Sunday, June 9, 2013

A tip a day to keep rejections away

Here's another topic on which opinions vary greatly.  Some people firmly assert that serious writers must write a certain word count each and every day, without fail.  So let's explore this issue, considering pros and cons.

YES, write every day

First, we'll talk about the benefits of writing each day.  Many people need a schedule to adhere to, or else fall by the wayside.  There are many distractions in the world (and on the Internet).  Some people focus better if they have a set word count goal that they must accomplish each day.  This also gives people a sense of accomplishment.

To be honest, part of the reason I started this writing marathon was to force myself to write a blog every day for 26.2 days.  I wanted to see what it felt like.  And I do enjoy the sense of accomplishment after I publish my post each day. 

But I won't be continuing this process, although I've read of other bloggers who have written daily for much longer than this.

Why?  Because I don't believe in putting every writer into the same box, with one set of instructions.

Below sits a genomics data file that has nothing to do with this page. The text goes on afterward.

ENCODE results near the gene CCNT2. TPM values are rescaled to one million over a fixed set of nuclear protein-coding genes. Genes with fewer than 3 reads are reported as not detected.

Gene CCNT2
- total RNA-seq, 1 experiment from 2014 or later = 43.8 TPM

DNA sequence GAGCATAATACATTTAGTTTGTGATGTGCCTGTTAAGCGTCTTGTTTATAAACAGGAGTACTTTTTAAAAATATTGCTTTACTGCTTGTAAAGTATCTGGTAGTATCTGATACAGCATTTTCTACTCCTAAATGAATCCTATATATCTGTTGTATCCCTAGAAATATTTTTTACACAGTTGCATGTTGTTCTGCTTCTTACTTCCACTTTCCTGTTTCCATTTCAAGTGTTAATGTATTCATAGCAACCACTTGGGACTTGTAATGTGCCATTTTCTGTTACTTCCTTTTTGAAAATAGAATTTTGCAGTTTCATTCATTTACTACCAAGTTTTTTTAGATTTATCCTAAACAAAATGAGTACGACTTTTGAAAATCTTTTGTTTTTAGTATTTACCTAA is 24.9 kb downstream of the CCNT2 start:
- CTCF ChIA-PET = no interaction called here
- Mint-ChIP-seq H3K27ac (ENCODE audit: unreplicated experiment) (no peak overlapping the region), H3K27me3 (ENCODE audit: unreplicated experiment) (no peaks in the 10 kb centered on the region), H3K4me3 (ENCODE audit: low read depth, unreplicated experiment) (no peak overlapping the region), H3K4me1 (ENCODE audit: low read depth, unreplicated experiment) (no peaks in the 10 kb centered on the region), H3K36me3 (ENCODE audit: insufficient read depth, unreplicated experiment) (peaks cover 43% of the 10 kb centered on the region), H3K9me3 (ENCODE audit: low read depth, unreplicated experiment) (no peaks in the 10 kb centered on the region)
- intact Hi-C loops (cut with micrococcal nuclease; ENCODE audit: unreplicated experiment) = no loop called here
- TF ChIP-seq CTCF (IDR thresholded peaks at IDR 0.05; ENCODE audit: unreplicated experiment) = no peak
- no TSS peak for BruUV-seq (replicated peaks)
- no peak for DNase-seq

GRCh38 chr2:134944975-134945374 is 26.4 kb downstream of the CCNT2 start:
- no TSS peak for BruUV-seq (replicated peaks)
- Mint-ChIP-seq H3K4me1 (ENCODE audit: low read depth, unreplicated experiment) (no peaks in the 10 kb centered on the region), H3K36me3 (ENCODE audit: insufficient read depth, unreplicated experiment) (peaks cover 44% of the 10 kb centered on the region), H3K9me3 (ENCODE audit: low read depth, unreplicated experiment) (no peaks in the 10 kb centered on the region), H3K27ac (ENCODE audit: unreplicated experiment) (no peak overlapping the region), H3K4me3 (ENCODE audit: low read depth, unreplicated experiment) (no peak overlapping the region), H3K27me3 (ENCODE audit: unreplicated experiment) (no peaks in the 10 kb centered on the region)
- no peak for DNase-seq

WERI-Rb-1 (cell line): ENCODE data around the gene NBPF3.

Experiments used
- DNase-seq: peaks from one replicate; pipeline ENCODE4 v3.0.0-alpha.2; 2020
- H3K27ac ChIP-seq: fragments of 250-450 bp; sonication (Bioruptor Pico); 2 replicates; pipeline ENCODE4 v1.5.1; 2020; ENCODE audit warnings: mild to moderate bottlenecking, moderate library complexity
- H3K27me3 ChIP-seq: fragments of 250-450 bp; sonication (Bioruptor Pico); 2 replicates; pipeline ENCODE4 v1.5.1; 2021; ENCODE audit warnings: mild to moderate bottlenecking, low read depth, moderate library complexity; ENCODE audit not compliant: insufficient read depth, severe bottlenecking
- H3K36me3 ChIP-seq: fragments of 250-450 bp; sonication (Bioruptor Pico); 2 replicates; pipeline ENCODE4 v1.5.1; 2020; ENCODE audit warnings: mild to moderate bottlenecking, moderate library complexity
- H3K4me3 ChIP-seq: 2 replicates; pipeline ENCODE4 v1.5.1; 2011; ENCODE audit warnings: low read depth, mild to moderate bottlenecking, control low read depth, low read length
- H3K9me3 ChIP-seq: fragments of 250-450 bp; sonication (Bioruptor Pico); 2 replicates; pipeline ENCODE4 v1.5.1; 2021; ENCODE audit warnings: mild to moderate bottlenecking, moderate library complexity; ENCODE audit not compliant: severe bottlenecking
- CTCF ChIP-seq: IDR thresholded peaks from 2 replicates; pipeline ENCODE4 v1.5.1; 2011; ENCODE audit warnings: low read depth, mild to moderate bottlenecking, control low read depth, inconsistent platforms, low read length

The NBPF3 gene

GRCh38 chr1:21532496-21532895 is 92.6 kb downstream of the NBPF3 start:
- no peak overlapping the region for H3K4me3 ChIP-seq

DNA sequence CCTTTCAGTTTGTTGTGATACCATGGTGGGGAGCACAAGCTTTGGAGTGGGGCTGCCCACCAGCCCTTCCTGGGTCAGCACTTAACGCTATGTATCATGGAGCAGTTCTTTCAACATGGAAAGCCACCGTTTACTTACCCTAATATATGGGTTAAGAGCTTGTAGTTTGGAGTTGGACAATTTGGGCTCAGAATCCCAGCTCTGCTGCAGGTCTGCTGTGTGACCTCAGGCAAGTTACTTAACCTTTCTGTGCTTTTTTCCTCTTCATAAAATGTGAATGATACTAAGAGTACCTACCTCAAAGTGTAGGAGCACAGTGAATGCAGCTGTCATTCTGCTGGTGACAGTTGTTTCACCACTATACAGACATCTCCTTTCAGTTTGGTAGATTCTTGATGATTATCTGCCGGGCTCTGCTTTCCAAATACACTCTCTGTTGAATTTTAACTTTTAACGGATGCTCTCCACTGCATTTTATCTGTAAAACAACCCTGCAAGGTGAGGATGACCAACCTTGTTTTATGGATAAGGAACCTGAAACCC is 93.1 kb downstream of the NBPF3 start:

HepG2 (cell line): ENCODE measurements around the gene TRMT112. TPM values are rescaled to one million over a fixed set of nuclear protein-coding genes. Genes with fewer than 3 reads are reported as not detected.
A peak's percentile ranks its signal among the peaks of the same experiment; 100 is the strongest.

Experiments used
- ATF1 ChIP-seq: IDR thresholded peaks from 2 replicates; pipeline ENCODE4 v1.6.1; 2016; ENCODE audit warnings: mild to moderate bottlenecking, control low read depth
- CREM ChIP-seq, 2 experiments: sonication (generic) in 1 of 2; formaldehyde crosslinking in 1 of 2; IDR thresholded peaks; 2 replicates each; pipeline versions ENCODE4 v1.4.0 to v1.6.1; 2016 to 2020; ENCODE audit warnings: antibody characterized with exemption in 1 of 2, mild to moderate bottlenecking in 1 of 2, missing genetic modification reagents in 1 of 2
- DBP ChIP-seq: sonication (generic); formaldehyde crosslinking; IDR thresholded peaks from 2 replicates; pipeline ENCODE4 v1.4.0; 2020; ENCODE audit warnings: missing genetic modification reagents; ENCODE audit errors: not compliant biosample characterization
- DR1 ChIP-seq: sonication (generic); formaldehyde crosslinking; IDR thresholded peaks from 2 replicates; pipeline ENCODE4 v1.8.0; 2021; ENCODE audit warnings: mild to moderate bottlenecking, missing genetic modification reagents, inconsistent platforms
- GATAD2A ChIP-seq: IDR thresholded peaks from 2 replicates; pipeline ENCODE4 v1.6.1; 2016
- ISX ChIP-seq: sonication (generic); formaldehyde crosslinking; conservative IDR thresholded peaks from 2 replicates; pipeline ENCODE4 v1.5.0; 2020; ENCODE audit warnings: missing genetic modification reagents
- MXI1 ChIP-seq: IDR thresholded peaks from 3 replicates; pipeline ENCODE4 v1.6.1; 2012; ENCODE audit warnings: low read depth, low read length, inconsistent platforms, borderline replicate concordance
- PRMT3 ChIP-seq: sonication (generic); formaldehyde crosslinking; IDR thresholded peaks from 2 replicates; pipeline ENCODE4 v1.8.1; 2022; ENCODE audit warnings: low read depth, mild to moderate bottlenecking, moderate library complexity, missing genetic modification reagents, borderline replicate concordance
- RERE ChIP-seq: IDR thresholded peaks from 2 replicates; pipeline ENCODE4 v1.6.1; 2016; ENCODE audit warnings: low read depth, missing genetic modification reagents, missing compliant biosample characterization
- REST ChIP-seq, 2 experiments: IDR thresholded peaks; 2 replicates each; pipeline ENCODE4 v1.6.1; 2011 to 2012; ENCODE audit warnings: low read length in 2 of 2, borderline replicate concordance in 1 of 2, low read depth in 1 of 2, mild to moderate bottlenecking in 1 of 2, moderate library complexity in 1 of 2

NO, you need to figure out what works for you, set your own rules, but be strict with yourself

I'm more the type of person that works to get the job done.  When  I have a deadline, or a project to do (either an article for a magazine or paper, or yet another round of edits on a WIP), I can motivate my own self to do it.  I set my own deadline.  As I confessed before, I joined a writing contest earlier this spring to force myself to finish edits on a MS I'd let idle for a while.  But I'm glad I let it slumber that long.  Allowing that time to pass by gave me a whole new perspective on the MS.  The necessary edits seemed so obvious:  what needed to stay, what needed to go, etc.

To be honest, I don't write everyday.  I work in spastic, obsessive spurts.  I work, work, work and then I just stop and take breaks for awhile.  Usually it's during these breaks that I finally allow myself to enjoy reading something besides a quick magazine. 

But writing isn't my only job.  I'm a veterinarian and a parent.  I have responsibilities that take time.  I'm more interested in finding a healthy balance, then conforming to someone else's ideas of what is right and good as a writer.

But I've always preferred to make up my own rules, rather than following someone else's. 

You need to decide for yourself what works best for you.  But do yourself a favor and be honest.  There's no shame in setting daily word count goals for yourself, if that is what you need to progress as a writer.  It's much better to have a system in place than to flounder and never progress.

Now I will step down from my soap box.

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